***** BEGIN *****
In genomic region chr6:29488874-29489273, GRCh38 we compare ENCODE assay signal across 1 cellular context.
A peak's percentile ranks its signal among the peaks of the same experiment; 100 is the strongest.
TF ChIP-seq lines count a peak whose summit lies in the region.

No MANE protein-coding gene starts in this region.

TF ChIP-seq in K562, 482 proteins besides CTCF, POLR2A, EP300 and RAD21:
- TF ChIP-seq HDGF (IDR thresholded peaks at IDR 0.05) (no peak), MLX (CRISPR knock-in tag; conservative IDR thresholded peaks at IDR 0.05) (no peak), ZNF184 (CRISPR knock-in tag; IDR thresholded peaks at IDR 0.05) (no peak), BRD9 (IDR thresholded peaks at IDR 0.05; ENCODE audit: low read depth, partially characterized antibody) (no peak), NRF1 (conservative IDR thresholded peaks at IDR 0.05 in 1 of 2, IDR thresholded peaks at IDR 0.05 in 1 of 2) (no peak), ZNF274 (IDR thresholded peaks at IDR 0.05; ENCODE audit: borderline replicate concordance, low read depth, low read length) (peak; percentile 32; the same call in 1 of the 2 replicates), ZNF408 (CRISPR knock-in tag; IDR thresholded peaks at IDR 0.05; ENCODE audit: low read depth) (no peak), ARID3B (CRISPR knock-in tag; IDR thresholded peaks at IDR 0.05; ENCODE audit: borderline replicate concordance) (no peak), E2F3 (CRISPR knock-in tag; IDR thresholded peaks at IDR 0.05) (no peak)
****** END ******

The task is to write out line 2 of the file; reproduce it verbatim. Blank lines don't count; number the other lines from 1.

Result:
A peak's percentile ranks its signal among the peaks of the same experiment; 100 is the strongest.